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International Trade and Food Security

Exploring Collective Food Security in Asia Edited by Michael Ewing-Chow, WTO Chair in the Faculty of Law and Melanie Vilarasau Slade, Senior Research Fellow, Centre for International Law, National University of Singapore
Food security is one of the greatest challenges of our time. Through a collection of commissioned studies, which draw upon the experience of leading experts and scholars in trade, investment, law, economics, and food policy, this book assesses whether self-sufficiency is an adequate response to the food security challenges we face
Extent: 232 pp
Hardback Price: $120.00 Web: $108.00
Publication Date: 2016
ISBN: 978 1 78536 188 3
Availability: In Stock
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  • Law - Academic
  • Asian Law
  • Public International Law
  • International Economic Law, Trade Law
Food security is one of the greatest challenges of our time. The food price crisis of 2008 exposed the vulnerabilities of the global food system. Governments across Asia acerbated the crisis by imposing export restrictions based on a policy of self-sufficiency.

This book assesses whether self-sufficiency is an adequate response to the food security challenges we face. Pricing volatility drives isolationism at a time when climate change and increasingly uncertain weather patterns make it difficult for any single nation to guarantee adequate food production for itself.

Through a collection of commissioned studies which draw upon the experience of leading experts and scholars in trade, investment, law, economics, and food policy, this book analyses the impact of this trend on the most essential crop in the Asian region - rice.

It suggests that food security policy should be reconceptualised: from the national to the regional and even the global level. It also provides its own proposals as to how this new paradigm of collective food security should be understood and developed.

The book calls for a new conversation in the region, acknowledging that the challenges we face are global and the solutions must be found in collective action. This state-of-the-art study will appeal to lawyers, economists and political scientists, as well as trade and food security specialists by providing expert analyses and enlightening solutions for the future.
‘If you care about food security in Asia and particularly rice and world trade, buy this book. The best authors in the business (legal, academic and private sector) have contributed to its success with 12 treatises on core issues. I compliment the editors of this compendium, Michael Ewing-Chow and Melanie Vilarasau Slade, for their intellectual courage in bringing these experts to contribute to one book. The technical side of these issues have been kept at a minimum wherever possible for the general reader. Each chapter relates to the others and guides us to some conclusions and a call to action.’
– Milo Hamilton, Firstgrain, US

‘This is a complete recipe for global food security as the most credible way forward in a world of continuously uncertain food supplies. Today the overall intact agricultural production potential appears mainly threatened by location-specific climate change challenges and by both national and international food policy governance failures. Hence, the role of trade and of trade rules is all the more important, as credibly emphasised by the authors’ consequent advocacy for a removal of food trade barriers as part of a more coherent poverty strategy and towards collective food security.’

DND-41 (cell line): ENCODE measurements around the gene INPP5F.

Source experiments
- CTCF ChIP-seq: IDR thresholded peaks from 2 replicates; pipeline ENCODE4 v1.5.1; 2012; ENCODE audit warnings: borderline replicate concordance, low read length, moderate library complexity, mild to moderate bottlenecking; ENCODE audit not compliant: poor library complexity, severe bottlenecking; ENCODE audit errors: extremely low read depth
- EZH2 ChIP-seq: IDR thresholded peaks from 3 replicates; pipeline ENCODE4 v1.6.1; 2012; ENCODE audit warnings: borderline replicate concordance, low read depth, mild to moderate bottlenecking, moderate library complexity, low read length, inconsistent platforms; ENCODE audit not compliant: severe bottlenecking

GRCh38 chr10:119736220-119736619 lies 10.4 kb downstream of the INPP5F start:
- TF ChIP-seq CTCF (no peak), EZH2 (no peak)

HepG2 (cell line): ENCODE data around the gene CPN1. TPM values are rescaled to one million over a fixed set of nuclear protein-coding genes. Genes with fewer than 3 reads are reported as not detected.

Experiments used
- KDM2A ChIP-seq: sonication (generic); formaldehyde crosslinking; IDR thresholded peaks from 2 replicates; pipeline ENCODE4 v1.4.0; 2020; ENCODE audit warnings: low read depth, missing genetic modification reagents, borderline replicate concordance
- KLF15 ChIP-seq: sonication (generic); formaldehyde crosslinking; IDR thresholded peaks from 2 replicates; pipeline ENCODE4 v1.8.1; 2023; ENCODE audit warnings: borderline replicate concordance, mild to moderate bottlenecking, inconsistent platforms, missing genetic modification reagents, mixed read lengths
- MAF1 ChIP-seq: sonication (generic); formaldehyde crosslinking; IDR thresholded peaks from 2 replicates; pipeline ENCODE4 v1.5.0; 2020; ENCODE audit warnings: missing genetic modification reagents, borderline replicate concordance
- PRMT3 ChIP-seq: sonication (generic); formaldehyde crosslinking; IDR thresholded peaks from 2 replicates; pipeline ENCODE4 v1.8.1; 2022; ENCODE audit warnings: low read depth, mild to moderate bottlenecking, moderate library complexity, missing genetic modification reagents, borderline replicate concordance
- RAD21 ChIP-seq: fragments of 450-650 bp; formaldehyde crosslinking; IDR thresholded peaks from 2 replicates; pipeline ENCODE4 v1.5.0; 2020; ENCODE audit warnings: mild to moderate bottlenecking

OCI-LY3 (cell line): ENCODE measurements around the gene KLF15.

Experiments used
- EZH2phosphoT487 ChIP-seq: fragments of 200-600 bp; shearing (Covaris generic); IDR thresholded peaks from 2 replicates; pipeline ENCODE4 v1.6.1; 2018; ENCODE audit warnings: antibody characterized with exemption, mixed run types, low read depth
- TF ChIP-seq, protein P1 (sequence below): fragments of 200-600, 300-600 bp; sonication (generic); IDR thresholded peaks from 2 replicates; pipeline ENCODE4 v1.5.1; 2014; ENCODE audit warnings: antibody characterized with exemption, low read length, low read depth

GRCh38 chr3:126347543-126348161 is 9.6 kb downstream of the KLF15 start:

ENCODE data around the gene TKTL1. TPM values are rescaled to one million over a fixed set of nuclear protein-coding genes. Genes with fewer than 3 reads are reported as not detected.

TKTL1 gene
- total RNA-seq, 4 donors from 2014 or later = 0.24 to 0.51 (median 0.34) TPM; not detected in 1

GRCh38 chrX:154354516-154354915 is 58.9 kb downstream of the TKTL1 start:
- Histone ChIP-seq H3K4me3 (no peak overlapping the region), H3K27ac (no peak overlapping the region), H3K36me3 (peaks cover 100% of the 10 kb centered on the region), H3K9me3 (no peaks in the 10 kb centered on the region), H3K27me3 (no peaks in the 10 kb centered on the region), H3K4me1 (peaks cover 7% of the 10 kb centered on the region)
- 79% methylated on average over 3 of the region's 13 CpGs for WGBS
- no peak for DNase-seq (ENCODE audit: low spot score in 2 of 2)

– Christian Häberli, Bern University, Switzerland

‘Food security is one of the key challenges the world faces. The demand for food will increase as our population goes up from 7 billion to 9 billion. Global warming and an increasingly erratic weather pattern will have an impact on food production. It is in this context that I welcome this important book. The editors have rightly invited us to refocus our minds from self-sufficiency to collective food security’
– Tommy Koh, Chairman of the Governing Board Centre for International Law, National University of Singapore
Contributors: C. Boonekamp, R.M. Briones, R. Clarete, D. Dixit, M. Ewing-Chow, L.A. Jackson, J. Jackson Ewing, J. McVitty, E. Rogerson, J. Tijaja, C.P. Timmer, M. Vilarasau Slade








Contents:

Introduction: Setting the Stage: The Problem with Self-sufficiency and the Need for Collective Food Security for a Global Crisis
Michael Ewing-Chow and Melanie Vilarasau Slade

PART I
1. Food Security Issues and the Role of the Multilateral Trading System
Evan Rogerson and Diwakar Dixit

2. Global Value Chains in the Food Sector
Julia Tijaja

3. Food Security Initiatives in Asia and the Impact of WTO Regulation
Roehlano M. Briones

4. A Case Study of Regional Food Security: APTERR
Michael Ewing-Chow and Melanie Vilarasau Slade

PART II
5. Managing Food Price Volatility in Asia: Why, What and How?
C. Peter Timmer

6. Deepening ASEAN Rice Trade
Ramon L. Clarete

7. A Private Sector View of Food Security and Pricing Volatility
James McVitty

PART III
8. Food Security and Limits to Resources
Lee Ann Jackson

9. Environmental Change, Food Security and Trade in Southeast Asia
J. Jackson Ewing

10. Is there a Role for International Law in Supporting Systemic Solutions to the Food Security Challenge?
Melanie Vilarasau Slade

PART IV
11. The WTO and Food Security – and a Possible Step Forward
Clemens Boonekamp

12. Conclusion: Moving to Collective Food Security
Michael Ewing-Chow and Melanie Vilarasau Slade

Index